Sunday, April 12, 2009

A Load of Bull

As you read this, the country’s national elections have already taken place in earnest. Writing this on the Monday before the vote however, I’m assuming that the incumbent president’s Democratic Party gave both PDI-P (the Indonesian Democratic Party of Struggle) and Golkar a sound trouncing in the polls, but I’ll have to wait and see.

During last weekend’s final days of campaigning, I rather masochistically elected to attend a PDI-P campaign rally at the 100,000 capacity Gelora Bung Karno stadium in Senayan. However, this first entailed negotiating concentric circles of gridlocked PDI-P supporters choking Senayan’s thoroughfares like a giant red tourniquet. Hundreds of buses full of flag-waving Megawati supporters were making a hell of a racket via microphones, electric guitars, megaphones, amplified Yamaha keyboards on the back of flatbed vans — you name it. Clearly noise abatement (or litter reduction for that matter) is not one of PDI-P’s policy priorities.

Inside, the stadium was redder than a Liverpool versus Manchester United match and the assembled throng cheered and waved flags while rabble-rousing speeches boomed around the terraces. The event resembled nothing so much as a tropical Nuremberg rally. Surely such events are a bit anachronistic in these days of Obama’s Internet campaigning and our dull, free-market technocracy?

Party leader Megawati was eventually wheeled out, and clearly still attempting to bathe in the reflected glow of her old man’s iconic status. In fact, the PDI-P rally was probably not so different from Sukarno’s populist stadium speeches of half a century ago. Alas, however, Megawati is no chip off the old block, oratorically at least. Instead, she chose to sing a song entitled, “Tidak Ingin Sendiri” (I Don’t Want to Be Alone). One is never alone in Indonesia, surely she must know that. There are 250 million of us out there, don’t you know Mrs. M.? The number willing to tick the PDI-P box on the voluminous voting paper on April 9th may have decreased from the heady days of 1998’s optimism however.

Ah yes, 1998. I remember well the excitement and anticipation generated by the country’s first free election in a generation. I remember the campaign rallies that joyously zigzagged around the city streets. I also recall the satisfaction I felt after flipping the bird to a truckload of Golkar supporters. Thankfully they didn’t all jump down and kick my head in. I may not have the right to vote here but a middle digit held proudly aloft is my kind of universal suffrage.

Back in present-day Senayan, a papier-mache bull (the party symbol) was borne through the crowd like a votive offering. I thought for a horrible moment the assembled party cadres were going to get Mega to enact some kind of ritual sacrifice but luckily Indonesia’s great matriarch refrained from frenziedly attacking the ersatz beast with an antique Javanese kris.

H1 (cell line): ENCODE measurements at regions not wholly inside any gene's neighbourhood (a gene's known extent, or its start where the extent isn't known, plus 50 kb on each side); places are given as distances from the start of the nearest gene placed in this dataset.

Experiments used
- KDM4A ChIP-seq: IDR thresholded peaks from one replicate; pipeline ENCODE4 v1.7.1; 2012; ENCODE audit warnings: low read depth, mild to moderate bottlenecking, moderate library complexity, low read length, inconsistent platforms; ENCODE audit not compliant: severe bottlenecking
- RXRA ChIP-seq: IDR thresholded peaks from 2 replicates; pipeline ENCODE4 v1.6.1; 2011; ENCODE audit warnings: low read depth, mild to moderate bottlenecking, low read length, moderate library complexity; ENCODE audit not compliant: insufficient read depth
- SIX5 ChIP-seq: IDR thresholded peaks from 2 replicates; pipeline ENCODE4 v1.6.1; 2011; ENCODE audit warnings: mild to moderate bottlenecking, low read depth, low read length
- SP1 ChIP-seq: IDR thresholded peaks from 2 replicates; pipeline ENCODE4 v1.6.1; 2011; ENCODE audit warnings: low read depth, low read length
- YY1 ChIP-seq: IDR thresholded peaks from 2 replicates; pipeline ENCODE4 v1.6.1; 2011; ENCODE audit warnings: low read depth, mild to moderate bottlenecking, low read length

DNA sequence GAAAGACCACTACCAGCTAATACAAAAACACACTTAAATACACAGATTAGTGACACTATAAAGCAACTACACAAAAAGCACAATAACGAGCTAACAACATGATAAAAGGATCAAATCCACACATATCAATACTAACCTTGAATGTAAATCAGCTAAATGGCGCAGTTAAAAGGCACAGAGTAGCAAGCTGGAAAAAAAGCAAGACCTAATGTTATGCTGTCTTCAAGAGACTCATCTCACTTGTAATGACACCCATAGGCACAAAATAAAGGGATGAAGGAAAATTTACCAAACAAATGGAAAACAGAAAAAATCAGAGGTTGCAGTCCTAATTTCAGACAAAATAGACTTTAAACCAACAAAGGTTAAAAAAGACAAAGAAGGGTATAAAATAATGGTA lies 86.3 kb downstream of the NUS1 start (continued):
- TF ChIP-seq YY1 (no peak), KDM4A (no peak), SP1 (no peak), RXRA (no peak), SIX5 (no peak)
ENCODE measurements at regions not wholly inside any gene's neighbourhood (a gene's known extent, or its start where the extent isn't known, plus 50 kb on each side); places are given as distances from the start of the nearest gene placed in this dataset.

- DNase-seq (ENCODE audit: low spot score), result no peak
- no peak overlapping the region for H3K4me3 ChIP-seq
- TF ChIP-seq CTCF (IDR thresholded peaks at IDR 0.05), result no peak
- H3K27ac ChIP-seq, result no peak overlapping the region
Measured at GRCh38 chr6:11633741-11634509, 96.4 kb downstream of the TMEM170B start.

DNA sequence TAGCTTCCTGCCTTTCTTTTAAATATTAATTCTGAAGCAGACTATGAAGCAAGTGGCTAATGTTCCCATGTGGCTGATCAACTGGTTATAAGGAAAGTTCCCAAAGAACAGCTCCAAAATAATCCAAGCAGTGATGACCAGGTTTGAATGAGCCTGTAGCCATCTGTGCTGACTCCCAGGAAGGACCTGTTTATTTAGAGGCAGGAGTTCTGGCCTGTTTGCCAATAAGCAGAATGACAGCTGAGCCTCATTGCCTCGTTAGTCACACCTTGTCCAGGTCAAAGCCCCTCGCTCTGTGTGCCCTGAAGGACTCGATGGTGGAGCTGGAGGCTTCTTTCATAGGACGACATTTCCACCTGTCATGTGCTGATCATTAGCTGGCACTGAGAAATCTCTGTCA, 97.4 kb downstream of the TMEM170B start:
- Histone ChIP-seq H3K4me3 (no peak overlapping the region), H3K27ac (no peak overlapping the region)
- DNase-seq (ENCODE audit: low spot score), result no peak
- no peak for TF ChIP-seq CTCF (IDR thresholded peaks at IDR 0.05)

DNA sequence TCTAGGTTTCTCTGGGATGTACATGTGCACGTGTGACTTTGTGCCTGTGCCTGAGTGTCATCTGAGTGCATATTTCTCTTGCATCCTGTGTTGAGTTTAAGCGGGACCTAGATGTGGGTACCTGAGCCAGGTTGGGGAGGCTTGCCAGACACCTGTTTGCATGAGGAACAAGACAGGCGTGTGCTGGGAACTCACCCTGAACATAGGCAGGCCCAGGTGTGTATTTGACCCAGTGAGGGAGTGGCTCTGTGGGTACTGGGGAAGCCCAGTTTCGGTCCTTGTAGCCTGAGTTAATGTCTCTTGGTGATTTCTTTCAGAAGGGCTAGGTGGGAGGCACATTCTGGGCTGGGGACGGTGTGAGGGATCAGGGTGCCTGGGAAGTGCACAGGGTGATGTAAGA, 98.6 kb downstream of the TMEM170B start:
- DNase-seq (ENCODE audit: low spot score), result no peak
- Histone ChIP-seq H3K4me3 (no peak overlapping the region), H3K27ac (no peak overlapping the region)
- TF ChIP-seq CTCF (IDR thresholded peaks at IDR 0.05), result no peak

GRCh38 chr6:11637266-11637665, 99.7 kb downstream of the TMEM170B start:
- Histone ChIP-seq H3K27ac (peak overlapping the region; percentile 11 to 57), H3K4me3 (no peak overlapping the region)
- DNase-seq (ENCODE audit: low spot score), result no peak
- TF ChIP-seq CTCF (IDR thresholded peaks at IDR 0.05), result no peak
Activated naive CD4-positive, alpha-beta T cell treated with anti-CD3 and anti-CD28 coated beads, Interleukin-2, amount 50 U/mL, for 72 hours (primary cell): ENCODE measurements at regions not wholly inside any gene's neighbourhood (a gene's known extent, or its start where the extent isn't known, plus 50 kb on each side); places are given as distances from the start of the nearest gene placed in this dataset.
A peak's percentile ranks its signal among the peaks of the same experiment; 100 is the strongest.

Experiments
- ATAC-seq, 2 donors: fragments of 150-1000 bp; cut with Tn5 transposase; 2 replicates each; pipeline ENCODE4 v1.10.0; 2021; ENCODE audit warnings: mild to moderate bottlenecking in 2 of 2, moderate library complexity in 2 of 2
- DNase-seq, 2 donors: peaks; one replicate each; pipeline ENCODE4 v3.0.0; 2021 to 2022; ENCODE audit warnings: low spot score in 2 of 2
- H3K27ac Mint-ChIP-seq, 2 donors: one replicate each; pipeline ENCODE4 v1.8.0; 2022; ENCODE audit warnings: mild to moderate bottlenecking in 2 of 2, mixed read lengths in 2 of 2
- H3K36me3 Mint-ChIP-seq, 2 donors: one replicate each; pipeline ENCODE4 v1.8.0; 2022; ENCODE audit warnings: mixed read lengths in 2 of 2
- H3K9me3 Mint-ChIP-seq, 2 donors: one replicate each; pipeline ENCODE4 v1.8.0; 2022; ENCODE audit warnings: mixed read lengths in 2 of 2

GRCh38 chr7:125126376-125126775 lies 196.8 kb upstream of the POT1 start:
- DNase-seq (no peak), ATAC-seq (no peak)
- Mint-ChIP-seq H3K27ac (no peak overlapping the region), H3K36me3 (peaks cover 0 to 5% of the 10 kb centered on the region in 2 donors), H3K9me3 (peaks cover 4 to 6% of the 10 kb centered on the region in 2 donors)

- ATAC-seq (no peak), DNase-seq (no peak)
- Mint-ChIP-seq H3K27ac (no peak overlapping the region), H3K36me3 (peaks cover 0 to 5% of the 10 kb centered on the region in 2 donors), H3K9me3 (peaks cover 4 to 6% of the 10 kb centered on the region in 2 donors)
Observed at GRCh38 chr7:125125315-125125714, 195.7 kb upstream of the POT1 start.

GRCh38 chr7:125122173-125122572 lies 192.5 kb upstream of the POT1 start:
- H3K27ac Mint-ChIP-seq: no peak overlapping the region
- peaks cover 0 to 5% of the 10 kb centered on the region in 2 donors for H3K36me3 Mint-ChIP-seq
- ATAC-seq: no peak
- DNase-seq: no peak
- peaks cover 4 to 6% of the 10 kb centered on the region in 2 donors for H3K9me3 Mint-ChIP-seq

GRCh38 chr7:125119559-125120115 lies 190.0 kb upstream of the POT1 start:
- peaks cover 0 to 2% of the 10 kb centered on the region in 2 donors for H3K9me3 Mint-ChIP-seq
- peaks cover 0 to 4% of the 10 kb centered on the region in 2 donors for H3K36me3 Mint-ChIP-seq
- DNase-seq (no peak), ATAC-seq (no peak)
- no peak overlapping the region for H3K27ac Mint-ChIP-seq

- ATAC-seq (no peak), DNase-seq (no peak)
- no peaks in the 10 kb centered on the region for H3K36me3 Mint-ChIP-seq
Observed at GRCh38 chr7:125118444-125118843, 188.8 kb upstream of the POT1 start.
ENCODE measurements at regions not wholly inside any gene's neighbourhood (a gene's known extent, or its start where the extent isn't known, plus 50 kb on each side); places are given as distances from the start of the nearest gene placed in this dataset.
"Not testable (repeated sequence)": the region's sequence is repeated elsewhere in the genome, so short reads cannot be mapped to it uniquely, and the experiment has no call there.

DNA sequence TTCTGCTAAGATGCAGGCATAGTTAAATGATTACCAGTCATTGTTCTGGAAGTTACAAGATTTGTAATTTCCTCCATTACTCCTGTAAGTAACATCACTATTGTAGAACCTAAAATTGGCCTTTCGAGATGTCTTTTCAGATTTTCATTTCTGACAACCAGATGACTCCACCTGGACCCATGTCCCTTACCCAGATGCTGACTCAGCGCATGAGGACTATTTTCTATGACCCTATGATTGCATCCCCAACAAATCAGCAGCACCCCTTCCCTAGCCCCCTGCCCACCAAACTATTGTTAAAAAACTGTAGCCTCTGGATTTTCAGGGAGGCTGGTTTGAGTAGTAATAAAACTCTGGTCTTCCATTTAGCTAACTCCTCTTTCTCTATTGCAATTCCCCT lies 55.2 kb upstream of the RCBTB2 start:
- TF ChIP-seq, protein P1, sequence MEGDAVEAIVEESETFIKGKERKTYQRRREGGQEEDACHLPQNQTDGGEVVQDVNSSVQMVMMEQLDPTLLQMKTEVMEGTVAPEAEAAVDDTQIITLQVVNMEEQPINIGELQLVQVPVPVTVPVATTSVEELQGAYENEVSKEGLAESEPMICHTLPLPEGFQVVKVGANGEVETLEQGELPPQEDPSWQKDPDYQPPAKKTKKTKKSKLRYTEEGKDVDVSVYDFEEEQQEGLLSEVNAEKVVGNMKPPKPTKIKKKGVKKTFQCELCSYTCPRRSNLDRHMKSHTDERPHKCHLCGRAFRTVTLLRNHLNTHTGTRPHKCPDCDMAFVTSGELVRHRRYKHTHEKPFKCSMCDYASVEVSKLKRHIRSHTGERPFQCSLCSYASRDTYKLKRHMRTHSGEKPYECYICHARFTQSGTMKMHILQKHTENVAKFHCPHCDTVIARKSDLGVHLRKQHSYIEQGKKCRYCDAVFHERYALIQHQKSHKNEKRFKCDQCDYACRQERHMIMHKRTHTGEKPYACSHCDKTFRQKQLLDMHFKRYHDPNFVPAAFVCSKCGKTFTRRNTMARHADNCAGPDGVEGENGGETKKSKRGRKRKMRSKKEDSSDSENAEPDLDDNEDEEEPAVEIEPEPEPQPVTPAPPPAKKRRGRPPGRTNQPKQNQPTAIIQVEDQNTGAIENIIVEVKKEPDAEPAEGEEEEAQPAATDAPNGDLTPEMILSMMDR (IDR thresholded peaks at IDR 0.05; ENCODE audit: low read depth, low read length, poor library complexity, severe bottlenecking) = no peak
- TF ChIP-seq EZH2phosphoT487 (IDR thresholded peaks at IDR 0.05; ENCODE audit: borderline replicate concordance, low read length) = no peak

I turned to an enthusiastic fan beside me.

“You like this party?” I enquired.

“Yes, Mr.”

“Why is that then?” I continued.

“I believe that Mega can help our people.”

“Well, I didn’t see her doing a great deal of that when she was president between 2000 and 2004,” I countered.

“Erm … oh ya.”

That’s what I like to see, someone who’s done their homework.

Mega was indeed crowned president after the country’s pugilistic legislature petulantly kicked out Gus Dur, a man who had previously referred to them, rather aptly I thought, as a kindergarten. After the novelty of having a female president wore off, Indonesia’s great reform era betrayal became apparent. PDI-P, the country’s hope for a brighter future, had become as sleazy as their New Order Golkar predecessors.

In fact, the real rot set in soon after Indonesia’s first democratic election in 1999. The war on corruption seemed to take an almost immediate cease-fire soon after PDI-P entered the House as the largest party. The Megawati crew quickly underwent the same kind of transformation as the pigs did after taking charge in George Orwell’s masterfully allegorical “Animal Farm.”

And so the years rolled by until an anticorruption initiative finally stumbled sleepily into life under the stewardship of a wishy-washy ex-New Order general with a penchant for writing schmaltzy ballads. For shame PDI-P, for shame.

Eventually I left Bung Karno Stadium, past the party’s menacing paramilitary style security goons in their red combat fatigues.

Outside the stadium’s perimeter, I spied a red Toyota Kijang with a large model bull’s head stuck on its front hood. The vehicle had clearly broken down however and its owner had lifted the hood and was tinkering with the engine.

A fitting symbol for the PDI-P bandwagon, wouldn’t you say?